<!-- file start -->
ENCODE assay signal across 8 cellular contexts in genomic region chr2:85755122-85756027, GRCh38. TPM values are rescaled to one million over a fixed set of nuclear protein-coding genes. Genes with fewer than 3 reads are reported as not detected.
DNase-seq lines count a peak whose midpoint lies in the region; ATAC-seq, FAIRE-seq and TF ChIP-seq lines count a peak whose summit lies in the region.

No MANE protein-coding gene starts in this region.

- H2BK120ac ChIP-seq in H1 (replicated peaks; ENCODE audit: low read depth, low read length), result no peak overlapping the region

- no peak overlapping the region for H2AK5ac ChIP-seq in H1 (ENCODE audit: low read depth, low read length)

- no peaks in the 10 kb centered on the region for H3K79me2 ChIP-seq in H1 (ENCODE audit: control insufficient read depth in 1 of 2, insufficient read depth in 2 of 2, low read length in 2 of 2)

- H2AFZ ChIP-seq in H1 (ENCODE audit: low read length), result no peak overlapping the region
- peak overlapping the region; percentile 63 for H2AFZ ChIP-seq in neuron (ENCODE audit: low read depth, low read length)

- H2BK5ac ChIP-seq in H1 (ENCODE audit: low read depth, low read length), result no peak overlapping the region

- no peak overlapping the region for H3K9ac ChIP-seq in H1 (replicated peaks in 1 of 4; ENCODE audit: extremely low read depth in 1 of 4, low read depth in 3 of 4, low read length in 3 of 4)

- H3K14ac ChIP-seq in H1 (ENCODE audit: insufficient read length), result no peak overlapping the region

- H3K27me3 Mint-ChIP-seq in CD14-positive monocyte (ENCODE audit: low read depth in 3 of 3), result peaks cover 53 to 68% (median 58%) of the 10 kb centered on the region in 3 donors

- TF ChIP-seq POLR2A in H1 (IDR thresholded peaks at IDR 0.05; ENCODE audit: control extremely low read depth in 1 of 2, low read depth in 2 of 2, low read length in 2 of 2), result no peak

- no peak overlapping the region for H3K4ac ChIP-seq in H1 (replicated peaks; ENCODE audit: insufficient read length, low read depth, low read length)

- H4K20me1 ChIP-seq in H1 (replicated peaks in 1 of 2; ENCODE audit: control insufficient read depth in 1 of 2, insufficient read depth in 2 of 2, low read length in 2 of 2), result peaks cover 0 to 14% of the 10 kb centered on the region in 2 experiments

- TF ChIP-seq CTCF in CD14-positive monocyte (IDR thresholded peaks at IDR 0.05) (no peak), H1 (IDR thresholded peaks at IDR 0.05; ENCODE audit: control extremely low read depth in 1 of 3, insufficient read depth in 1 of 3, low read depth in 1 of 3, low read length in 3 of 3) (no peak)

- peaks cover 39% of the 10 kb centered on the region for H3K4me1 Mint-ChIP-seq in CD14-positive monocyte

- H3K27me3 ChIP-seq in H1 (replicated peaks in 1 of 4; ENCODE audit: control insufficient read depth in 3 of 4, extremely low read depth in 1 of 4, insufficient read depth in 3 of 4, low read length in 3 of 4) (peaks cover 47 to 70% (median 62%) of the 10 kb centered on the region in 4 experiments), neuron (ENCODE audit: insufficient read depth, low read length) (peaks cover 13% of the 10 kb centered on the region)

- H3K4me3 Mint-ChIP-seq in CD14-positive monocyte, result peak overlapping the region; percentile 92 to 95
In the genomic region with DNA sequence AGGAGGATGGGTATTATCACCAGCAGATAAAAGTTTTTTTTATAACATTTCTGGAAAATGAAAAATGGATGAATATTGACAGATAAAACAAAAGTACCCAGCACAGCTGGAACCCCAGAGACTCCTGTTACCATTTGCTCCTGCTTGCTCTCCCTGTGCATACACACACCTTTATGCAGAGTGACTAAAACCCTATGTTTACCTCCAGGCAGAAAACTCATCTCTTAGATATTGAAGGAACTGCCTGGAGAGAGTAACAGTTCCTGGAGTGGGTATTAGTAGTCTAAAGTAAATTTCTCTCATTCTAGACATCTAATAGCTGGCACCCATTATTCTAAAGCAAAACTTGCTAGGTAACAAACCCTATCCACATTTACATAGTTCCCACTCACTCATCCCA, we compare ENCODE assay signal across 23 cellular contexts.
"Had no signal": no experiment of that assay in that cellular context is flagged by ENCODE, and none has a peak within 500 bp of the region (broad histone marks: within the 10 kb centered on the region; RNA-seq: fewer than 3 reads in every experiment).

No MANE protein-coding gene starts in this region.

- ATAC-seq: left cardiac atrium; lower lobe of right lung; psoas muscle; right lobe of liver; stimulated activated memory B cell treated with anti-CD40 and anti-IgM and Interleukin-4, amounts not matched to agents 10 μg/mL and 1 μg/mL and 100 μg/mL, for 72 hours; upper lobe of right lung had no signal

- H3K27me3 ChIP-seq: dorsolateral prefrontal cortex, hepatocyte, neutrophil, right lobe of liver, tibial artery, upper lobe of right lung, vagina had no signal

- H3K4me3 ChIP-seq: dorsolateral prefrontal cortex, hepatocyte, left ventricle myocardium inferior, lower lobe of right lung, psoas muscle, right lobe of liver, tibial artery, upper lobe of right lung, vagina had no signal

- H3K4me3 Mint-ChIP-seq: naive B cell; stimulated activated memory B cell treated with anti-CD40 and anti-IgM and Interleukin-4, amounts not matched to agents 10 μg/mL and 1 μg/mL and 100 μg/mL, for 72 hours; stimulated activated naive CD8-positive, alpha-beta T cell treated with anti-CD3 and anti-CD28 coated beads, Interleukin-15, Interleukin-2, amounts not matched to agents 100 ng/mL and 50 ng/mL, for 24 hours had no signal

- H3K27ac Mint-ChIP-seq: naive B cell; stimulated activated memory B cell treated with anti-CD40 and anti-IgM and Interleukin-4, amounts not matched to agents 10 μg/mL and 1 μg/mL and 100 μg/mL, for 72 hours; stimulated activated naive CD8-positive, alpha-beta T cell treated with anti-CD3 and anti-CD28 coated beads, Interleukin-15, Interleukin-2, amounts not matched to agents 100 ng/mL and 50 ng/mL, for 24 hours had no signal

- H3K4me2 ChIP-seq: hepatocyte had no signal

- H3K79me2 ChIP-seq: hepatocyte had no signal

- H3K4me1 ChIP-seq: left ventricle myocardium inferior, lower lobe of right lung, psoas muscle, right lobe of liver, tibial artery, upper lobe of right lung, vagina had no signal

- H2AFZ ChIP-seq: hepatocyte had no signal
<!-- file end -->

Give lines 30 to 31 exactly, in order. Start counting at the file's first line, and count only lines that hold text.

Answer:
- H3K4me1 ChIP-seq: left ventricle myocardium inferior, lower lobe of right lung, psoas muscle, right lobe of liver, tibial artery, upper lobe of right lung, vagina had no signal

- H2AFZ ChIP-seq: hepatocyte had no signal